Savage MSR-15 224 Valkyrie

MSR-15 in all its glory

Fittingly, and maybe surprisingly, the first Savage in 224 Valkyrie caliber is an MSR or Modern Sporting Rifle. That is AR for all you guys that don’t care about the industry attempt to put “sporting rifle” in front of all the black guns, to make the libs less pants wetty.

Savage is a latecomer to the AR party, introducing their first model just two years ago. Best known for incredible accuracy at economical prices across the bolt action world, many wondered if Savage could make it in a saturated market. Well, those same people should have remembered the accu-trigger, a revolution in adjustable triggers at no added cost, across the Savage line. And the fact that Patrick Kelley, an absolute legend in 3 Gun, has long been on the pro staff at Savage.

Wearing a Leupold Mk5 for accuracy testing

You can see a strong Kelley influence across the “MSR” line up from Savage, in both large and small frame rifles. Taking a chunk of market share by storm, Savage now features out of the box race guns. High-end models in 6mm Creedmore, including side chargers and carbon fiber barrels, round out the line.

Tested using Hornady 88 grain match

So what should we expect from the first Savage 224? Well, I wasn’t really sure. 224 Valkyrie means different things to different people. I live in the high desert, so I think of 224 as a way to maximize the reach of a small frame AR. A quick look at a population map shows us in the minority, to be fair. Larue released their first 224 Valkyrie in an 11.5” suppressed model, which I thought a very strange choice. And still others like 224 Valkyrie for a little more punch than 223 Remington, little more velocity, and just a little more reach. A balanced approach, which the caliber also does well.

And this is the road Savage took for the MSR-15. It features an 18-inch barrel, which most would consider the minimum length for the cartridge. It features a collapsible stock, which is not common on a long range gun. And it ships with a 25 round magazine, more in line with a “get some” drill than bench rest shooting. I would consider what Savage built a hybrid gun, useful in a variety of roles. And that is not a bad thing.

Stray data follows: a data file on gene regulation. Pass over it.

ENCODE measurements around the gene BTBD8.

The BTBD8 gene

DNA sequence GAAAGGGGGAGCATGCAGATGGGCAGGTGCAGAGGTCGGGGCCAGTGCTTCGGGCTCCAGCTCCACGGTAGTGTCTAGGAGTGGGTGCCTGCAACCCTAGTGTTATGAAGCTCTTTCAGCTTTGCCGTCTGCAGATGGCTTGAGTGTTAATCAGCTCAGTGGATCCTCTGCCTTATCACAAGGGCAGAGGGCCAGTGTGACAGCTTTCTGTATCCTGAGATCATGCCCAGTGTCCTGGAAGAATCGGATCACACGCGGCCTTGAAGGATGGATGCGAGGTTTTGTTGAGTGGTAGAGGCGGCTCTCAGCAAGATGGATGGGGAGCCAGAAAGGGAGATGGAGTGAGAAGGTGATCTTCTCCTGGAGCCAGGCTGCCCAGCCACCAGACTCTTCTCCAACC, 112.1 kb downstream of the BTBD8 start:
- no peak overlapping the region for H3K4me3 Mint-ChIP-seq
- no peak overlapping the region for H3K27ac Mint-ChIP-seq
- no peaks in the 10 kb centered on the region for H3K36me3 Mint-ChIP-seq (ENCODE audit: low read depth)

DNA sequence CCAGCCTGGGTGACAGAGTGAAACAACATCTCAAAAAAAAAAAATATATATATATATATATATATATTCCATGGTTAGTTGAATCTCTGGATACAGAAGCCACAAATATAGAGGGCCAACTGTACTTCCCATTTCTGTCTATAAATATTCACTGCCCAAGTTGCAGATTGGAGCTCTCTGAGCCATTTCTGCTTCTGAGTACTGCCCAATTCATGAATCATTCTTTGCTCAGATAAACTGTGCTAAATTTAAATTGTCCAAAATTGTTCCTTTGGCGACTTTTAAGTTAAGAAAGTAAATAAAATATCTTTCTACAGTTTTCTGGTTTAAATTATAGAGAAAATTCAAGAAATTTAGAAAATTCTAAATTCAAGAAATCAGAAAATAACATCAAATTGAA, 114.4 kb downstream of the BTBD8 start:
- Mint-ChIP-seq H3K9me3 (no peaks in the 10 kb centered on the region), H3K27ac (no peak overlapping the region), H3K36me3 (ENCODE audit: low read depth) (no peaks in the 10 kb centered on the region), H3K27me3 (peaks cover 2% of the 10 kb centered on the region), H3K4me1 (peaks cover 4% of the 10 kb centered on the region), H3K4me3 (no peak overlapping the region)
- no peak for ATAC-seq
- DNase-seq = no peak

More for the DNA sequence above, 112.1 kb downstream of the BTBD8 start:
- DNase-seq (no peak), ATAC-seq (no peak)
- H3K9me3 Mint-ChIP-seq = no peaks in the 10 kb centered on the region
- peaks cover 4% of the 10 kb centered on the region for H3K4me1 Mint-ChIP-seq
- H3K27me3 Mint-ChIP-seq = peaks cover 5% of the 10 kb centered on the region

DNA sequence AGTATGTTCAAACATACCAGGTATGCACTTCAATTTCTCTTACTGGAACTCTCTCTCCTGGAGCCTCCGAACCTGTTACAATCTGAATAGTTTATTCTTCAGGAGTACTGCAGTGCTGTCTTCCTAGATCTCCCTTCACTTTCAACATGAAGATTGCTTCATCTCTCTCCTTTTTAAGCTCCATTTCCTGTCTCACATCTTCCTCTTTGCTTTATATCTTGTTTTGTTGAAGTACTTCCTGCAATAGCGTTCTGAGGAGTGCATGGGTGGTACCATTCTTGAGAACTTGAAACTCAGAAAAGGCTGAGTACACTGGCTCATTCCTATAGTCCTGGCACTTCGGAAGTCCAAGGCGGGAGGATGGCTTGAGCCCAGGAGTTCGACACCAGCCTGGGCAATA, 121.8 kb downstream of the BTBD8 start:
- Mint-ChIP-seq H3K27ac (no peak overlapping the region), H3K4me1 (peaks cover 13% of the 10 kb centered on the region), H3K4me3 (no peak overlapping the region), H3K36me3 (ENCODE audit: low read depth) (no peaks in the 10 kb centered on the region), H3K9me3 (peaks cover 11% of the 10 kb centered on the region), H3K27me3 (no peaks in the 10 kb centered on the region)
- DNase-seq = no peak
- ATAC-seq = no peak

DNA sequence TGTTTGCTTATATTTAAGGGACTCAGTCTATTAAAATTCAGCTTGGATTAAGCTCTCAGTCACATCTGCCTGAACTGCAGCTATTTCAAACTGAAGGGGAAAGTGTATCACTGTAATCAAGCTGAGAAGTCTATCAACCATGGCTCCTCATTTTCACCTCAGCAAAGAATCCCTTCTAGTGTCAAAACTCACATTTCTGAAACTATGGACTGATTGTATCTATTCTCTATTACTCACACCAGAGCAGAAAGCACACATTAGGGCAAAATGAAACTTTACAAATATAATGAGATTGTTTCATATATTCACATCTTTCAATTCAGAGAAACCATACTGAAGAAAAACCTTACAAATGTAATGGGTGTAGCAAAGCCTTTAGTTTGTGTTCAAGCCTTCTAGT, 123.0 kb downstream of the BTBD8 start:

With Hornady 88 grain match ammo the Savage easily shot under 1.5 inch groups at 100 meters. This could certainly be improved on with finding a load it liked better.

The barrel, as mentioned is 18 inches long, with a 1:7 twist. 1:7 has proven good to go on most Valkyrie projectiles, though the jury is still out on if 1:6 or 1:6.5 is better. All the guns I have tested since the introduction of Valkyrie have been 1:7, and have given me no problems. The barrel is on the thicker side, heavier than government profile, but not quite a bull barrel. Again, a nice balance between accuracy and weight. The barrel is capped with a man size muzzle brake, which does a great job of keeping the rifle on target. Valkyrie recoil isn’t much more than 223 Rem, but fractions of a second count at close range. Protruding from under the handguard is an adjustable gas block, a nice to have feature in a caliber spanning projectile weights from 90 to 60 grains. The gas system is mid-length.

Real boy muzzle brake included

The handguard is M-lok, with a nice round profile. Picatinny rail runs the length of the top, with M-Lok slots all the way around. Something that can only be described by feel, and not backed up by figures, is how it feels in the hand. For reasons I can’t explain, it is a perfect fit for my hand. I would buy just this part as an aftermarket accessory for my other guns if it was available.

1:7 twist with a thick barrel profile

The upper and lower are nicely fitted, which we expect at this stage of the game. The real win I think, concerning the upper/lower and the hand guard is the color choice. Savage went with FDE, a nice change from all black. And with the barrel, buttstock, and grip in black, it gives a really nice black and tan vibe. As aesthetics go, Savage made a really good looking rifle, and that counts in the AR market.

M-lok handguard

Two more wins are the trigger and magazine. The trigger looks standard, dimensionally. But the nickel boron color should be a dead give away that Savage wasn’t playing good enough on this one. Mine broke consistently at 3 pounds, which is awesome for a factory trigger.

FDE coating, with black furniture